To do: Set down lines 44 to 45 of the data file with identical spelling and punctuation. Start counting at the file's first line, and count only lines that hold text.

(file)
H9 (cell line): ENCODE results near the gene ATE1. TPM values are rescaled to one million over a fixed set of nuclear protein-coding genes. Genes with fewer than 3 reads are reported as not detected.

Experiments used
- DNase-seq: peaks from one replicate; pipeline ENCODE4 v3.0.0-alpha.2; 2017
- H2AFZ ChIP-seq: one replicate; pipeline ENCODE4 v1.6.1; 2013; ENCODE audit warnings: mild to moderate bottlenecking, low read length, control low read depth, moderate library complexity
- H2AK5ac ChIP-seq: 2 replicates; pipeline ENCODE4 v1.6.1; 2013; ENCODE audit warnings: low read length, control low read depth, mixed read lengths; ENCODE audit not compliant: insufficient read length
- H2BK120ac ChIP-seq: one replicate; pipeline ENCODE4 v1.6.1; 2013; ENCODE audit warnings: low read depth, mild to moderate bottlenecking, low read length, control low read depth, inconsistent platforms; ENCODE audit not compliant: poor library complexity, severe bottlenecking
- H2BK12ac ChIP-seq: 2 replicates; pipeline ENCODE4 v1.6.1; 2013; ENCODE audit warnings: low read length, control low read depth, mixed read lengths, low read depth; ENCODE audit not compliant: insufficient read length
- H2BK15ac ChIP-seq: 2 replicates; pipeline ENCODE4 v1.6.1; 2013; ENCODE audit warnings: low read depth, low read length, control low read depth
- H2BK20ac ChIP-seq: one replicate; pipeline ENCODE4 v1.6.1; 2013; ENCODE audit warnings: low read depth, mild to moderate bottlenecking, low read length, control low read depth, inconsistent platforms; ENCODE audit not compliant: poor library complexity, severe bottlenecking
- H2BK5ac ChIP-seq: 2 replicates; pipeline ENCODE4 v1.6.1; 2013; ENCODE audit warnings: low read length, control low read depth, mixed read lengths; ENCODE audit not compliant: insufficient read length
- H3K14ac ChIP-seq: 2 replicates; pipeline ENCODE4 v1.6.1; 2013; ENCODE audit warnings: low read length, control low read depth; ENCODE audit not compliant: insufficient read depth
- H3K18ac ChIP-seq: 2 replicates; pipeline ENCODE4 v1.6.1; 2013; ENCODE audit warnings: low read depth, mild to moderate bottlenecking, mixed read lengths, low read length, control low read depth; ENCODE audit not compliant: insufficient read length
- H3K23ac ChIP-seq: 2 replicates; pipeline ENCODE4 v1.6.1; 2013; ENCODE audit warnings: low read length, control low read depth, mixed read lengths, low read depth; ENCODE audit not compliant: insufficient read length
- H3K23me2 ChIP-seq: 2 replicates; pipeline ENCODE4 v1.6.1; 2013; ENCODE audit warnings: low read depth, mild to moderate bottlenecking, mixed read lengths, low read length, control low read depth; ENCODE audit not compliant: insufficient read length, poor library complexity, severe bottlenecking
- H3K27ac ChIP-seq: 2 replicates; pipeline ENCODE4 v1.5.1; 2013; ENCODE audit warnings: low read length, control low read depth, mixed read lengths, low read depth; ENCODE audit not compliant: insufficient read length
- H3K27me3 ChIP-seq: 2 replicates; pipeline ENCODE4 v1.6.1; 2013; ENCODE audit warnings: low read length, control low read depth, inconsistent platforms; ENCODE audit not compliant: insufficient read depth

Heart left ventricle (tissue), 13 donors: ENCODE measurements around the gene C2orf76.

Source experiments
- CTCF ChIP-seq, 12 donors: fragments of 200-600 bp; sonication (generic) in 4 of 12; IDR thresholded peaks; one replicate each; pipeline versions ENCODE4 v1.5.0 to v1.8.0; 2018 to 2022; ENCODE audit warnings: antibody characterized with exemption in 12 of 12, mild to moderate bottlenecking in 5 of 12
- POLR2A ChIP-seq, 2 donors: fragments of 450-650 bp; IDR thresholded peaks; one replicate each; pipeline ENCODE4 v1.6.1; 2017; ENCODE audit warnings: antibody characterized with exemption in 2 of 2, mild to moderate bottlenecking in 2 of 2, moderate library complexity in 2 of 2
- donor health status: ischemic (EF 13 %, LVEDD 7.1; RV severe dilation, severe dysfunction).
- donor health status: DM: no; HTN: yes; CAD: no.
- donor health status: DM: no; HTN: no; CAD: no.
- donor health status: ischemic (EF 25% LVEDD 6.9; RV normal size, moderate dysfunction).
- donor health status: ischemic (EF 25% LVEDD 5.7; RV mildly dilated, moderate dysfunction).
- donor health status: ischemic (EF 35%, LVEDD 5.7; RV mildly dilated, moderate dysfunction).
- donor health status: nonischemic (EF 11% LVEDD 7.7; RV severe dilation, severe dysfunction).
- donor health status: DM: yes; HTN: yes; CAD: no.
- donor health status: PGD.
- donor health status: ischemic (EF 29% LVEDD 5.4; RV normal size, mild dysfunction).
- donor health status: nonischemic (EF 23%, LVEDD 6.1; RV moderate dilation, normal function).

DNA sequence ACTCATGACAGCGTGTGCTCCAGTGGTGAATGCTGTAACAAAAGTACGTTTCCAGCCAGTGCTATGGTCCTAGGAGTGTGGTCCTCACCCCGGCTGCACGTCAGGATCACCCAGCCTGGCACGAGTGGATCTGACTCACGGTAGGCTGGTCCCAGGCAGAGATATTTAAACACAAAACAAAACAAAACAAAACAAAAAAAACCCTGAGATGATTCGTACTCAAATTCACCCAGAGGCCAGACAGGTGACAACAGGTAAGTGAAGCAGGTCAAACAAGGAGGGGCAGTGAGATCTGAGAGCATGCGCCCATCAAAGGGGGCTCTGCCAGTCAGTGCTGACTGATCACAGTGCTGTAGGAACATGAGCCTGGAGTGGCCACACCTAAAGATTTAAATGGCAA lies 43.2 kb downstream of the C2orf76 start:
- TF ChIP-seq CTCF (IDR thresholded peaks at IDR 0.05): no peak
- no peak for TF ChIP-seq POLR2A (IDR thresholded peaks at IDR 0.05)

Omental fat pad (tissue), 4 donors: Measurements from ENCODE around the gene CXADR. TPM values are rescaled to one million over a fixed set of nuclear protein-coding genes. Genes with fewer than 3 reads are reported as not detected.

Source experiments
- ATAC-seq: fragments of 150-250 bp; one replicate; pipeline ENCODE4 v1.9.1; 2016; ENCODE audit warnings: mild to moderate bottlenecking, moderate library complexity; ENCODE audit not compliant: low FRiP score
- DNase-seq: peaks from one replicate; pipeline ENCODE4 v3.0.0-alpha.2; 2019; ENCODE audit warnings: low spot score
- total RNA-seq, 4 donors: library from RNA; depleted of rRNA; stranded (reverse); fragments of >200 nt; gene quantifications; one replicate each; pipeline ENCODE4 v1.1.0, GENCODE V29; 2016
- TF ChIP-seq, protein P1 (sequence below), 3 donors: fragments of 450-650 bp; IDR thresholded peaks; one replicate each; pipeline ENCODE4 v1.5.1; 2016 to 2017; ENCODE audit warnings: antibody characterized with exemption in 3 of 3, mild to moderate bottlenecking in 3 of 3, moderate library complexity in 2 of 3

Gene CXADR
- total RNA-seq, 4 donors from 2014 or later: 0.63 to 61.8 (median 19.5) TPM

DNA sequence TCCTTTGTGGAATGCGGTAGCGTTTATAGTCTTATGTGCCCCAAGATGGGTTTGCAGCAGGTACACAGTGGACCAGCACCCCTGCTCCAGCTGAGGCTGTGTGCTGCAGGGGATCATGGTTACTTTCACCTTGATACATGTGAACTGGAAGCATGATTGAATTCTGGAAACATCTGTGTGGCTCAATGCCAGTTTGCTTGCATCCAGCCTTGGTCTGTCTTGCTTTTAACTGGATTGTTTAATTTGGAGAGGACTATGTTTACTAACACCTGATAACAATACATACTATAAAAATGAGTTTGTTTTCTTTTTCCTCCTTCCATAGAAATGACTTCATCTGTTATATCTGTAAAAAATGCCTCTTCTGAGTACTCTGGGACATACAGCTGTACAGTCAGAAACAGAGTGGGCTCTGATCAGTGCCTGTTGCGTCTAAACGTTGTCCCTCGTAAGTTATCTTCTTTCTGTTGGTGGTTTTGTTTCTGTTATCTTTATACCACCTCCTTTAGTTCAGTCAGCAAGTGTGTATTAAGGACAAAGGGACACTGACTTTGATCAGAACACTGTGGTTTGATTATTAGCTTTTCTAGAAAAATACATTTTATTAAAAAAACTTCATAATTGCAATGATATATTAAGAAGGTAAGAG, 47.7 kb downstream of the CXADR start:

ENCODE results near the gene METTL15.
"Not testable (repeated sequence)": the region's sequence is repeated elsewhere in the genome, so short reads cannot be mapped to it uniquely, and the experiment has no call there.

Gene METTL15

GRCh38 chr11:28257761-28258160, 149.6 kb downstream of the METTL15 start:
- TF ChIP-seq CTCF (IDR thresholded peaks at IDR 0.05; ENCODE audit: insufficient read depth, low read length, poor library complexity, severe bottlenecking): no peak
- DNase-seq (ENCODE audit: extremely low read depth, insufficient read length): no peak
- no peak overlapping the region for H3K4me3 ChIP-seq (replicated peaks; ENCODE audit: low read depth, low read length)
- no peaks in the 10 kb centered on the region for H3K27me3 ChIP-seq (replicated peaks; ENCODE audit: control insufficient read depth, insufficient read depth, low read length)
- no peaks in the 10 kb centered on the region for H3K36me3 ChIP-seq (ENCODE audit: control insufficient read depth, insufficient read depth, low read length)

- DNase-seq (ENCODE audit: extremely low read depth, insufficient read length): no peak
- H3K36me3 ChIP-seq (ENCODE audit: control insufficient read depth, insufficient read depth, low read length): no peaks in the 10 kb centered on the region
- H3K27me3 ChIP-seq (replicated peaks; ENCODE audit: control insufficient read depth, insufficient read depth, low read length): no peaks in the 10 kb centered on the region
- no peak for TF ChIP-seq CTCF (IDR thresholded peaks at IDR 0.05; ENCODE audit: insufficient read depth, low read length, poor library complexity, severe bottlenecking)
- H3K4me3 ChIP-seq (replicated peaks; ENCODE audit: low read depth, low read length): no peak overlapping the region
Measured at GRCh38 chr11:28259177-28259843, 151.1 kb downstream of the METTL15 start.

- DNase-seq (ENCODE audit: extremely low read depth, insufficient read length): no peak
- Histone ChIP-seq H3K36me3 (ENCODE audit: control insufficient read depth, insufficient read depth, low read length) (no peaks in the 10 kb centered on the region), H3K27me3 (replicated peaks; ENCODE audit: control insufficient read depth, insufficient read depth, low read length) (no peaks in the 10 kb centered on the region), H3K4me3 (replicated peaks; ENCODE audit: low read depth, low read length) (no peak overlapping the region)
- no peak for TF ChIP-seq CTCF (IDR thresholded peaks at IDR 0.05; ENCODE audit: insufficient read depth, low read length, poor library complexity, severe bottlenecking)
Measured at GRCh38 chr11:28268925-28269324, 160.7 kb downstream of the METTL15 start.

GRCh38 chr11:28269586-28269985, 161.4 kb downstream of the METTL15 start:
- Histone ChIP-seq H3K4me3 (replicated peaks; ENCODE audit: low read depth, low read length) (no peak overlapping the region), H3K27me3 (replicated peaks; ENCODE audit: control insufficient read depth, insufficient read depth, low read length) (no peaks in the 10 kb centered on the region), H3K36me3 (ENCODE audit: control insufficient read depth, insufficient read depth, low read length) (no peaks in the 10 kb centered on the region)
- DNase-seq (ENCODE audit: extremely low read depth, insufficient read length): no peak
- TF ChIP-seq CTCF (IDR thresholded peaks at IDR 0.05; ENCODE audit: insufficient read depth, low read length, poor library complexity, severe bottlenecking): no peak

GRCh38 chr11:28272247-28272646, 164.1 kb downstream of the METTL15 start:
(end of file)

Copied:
ENCODE results near the gene METTL15.
"Not testable (repeated sequence)": the region's sequence is repeated elsewhere in the genome, so short reads cannot be mapped to it uniquely, and the experiment has no call there.